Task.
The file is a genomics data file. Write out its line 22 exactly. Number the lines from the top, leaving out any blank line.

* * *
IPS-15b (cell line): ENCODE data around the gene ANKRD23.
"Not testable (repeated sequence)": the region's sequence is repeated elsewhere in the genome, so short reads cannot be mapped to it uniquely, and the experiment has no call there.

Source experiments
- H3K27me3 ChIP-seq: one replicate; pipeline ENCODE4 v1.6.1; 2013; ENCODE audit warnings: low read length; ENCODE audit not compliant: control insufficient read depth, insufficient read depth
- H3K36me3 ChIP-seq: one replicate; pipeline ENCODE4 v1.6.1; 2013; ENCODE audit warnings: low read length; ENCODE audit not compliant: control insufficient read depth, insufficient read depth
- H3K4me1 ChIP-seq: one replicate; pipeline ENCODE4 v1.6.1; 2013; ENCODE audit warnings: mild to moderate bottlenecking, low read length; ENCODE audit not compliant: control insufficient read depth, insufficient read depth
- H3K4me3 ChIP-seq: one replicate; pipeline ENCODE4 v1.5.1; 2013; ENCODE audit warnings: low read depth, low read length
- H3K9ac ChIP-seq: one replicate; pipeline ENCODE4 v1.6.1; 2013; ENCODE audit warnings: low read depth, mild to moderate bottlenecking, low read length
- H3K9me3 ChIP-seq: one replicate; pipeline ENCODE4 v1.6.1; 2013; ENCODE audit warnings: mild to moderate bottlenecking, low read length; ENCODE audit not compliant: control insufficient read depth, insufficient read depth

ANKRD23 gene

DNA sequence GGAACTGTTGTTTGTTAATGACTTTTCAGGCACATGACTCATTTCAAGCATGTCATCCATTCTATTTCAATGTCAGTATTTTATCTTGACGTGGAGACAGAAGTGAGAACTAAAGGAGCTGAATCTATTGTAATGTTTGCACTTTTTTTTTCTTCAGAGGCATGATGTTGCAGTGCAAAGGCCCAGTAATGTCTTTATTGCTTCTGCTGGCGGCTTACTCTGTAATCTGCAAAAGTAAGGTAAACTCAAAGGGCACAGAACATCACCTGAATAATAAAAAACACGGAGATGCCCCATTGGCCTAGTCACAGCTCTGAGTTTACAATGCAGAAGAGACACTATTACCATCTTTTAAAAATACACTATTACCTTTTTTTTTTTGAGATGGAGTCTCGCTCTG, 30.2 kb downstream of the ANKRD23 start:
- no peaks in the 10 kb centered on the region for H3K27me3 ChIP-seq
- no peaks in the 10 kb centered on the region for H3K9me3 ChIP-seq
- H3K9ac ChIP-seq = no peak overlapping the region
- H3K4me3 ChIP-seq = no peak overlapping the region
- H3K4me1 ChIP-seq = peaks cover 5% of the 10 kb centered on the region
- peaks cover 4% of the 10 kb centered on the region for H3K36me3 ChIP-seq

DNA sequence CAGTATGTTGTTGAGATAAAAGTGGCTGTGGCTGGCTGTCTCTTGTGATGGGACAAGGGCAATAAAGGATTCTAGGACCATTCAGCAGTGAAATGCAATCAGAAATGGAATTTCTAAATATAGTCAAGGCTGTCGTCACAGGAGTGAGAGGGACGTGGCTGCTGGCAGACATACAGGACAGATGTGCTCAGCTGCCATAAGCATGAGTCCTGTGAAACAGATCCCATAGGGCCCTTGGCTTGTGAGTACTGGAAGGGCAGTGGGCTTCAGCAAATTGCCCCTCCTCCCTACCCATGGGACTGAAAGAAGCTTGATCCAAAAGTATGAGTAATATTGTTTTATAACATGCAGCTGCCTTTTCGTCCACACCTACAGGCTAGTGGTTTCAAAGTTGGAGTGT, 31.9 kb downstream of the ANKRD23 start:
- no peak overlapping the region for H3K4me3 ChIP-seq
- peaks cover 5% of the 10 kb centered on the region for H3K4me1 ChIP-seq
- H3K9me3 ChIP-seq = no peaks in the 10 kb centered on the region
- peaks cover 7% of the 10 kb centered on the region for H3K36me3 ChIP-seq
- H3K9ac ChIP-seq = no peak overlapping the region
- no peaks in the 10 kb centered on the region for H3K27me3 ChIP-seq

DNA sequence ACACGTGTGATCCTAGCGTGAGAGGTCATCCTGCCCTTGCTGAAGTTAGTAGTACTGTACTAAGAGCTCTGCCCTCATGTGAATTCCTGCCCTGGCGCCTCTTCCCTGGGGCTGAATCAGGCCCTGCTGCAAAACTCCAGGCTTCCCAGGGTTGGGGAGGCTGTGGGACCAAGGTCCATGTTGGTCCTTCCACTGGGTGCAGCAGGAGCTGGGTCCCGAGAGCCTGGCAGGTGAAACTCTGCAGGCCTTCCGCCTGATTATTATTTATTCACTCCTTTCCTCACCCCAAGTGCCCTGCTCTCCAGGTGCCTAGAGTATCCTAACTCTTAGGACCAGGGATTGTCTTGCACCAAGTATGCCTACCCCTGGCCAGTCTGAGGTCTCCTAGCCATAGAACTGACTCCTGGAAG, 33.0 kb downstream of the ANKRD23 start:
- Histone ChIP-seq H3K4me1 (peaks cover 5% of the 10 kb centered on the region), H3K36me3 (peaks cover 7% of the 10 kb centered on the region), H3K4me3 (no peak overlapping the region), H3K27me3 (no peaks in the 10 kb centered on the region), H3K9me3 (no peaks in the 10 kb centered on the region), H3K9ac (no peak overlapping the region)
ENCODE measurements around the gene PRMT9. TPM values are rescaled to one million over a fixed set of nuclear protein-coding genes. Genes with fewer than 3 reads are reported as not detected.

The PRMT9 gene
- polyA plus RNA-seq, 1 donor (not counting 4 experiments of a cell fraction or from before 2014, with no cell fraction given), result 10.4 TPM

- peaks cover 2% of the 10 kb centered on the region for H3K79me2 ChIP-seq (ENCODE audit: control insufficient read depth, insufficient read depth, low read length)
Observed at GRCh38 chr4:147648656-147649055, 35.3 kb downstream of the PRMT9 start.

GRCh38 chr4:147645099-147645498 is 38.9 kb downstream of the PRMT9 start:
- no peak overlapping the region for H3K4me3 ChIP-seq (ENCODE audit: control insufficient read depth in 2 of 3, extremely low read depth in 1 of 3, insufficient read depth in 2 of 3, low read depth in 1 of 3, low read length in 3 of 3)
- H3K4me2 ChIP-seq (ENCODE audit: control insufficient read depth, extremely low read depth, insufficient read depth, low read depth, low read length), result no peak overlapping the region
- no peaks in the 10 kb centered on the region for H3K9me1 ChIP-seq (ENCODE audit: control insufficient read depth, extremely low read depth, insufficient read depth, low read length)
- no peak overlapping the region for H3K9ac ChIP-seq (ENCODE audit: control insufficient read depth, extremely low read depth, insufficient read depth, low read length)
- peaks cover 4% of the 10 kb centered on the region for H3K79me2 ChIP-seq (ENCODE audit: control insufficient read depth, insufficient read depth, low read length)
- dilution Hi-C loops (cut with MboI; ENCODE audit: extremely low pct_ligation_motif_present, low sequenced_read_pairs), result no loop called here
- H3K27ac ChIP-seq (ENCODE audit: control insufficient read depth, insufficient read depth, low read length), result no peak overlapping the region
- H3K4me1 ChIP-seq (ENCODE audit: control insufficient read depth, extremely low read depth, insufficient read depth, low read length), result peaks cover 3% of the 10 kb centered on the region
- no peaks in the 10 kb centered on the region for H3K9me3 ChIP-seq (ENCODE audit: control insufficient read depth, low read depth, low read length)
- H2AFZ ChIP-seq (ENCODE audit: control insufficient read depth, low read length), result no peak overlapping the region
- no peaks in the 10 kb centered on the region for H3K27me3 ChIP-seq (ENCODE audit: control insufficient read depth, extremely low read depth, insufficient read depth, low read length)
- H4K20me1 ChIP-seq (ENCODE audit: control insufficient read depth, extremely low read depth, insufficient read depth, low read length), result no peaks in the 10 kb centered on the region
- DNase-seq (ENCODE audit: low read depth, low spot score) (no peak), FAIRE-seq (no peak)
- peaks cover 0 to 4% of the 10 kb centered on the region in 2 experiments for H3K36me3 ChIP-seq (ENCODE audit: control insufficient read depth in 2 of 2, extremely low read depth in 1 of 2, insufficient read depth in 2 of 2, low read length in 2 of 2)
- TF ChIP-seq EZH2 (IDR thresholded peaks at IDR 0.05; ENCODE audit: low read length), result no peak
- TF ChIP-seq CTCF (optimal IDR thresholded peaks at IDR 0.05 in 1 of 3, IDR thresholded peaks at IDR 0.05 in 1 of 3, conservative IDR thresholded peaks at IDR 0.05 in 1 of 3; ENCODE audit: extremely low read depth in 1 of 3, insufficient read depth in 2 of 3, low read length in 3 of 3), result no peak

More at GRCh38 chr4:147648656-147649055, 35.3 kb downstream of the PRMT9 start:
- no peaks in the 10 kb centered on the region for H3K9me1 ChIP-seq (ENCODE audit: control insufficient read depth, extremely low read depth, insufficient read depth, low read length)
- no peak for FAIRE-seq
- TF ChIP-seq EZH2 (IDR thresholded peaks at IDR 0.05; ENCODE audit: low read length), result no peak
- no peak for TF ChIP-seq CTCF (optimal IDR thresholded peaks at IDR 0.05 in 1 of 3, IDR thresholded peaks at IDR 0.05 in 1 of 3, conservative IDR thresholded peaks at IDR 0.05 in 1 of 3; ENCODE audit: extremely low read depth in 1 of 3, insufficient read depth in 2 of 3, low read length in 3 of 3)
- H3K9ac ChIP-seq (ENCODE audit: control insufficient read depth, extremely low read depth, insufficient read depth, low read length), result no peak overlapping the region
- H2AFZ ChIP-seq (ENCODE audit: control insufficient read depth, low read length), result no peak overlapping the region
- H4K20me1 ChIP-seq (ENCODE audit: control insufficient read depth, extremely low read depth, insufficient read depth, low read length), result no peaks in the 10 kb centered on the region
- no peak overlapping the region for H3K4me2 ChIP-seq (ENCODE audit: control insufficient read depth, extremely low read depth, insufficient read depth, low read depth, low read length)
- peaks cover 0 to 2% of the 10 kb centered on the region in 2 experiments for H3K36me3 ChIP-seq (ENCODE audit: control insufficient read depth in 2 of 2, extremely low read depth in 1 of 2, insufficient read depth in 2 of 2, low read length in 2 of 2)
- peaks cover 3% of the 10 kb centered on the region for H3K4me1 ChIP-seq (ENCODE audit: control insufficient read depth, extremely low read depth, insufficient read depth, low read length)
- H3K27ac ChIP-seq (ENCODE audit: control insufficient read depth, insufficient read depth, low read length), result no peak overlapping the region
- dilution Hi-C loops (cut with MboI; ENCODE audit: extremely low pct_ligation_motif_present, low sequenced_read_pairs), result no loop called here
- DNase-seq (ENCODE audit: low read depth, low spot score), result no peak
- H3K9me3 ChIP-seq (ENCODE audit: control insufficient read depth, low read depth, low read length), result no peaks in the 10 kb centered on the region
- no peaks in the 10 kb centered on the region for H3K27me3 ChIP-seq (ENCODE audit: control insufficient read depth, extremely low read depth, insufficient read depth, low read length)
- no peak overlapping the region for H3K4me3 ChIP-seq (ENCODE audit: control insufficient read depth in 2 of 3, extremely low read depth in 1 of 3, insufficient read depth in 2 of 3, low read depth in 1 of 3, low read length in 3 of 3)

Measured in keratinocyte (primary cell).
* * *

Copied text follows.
- peaks cover 7% of the 10 kb centered on the region for H3K36me3 ChIP-seq